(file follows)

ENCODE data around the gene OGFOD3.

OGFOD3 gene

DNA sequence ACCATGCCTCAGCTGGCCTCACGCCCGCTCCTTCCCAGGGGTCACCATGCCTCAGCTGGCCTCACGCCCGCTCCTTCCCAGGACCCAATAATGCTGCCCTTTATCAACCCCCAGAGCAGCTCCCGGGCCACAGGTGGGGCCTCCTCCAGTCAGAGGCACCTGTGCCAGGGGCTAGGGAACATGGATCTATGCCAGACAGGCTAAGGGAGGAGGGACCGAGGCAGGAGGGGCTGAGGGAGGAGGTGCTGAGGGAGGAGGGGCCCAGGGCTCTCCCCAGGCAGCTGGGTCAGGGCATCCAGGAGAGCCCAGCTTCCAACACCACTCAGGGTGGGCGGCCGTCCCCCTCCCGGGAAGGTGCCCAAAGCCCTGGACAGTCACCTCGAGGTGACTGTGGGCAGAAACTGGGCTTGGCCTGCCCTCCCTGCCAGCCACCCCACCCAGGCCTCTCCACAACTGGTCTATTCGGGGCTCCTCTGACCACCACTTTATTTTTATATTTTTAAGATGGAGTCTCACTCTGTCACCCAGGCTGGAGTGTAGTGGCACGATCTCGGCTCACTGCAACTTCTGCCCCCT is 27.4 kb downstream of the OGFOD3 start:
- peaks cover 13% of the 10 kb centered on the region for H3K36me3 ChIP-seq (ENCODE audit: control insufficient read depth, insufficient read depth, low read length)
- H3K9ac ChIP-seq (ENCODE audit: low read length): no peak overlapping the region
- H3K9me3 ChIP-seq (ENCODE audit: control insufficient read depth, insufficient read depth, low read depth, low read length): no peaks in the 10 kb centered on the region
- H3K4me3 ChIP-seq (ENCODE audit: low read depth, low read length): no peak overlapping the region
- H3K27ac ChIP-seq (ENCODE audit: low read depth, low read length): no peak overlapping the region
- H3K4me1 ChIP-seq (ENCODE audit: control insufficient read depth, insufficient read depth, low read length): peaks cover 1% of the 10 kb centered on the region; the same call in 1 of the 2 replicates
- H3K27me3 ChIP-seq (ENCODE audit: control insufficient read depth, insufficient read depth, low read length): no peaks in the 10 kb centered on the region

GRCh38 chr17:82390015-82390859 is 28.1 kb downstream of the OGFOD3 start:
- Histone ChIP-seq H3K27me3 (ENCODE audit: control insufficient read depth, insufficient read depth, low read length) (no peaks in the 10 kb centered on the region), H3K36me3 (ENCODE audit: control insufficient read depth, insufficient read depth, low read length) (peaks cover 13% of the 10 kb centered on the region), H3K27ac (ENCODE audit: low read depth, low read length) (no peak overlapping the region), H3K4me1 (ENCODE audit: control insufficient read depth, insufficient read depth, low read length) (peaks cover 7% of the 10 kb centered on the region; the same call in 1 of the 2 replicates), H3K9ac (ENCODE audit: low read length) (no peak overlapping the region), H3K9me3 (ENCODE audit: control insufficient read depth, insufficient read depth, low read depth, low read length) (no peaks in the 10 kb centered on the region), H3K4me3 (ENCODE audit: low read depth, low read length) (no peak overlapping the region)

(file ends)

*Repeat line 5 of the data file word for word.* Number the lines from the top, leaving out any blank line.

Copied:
- H3K9ac ChIP-seq (ENCODE audit: low read length): no peak overlapping the region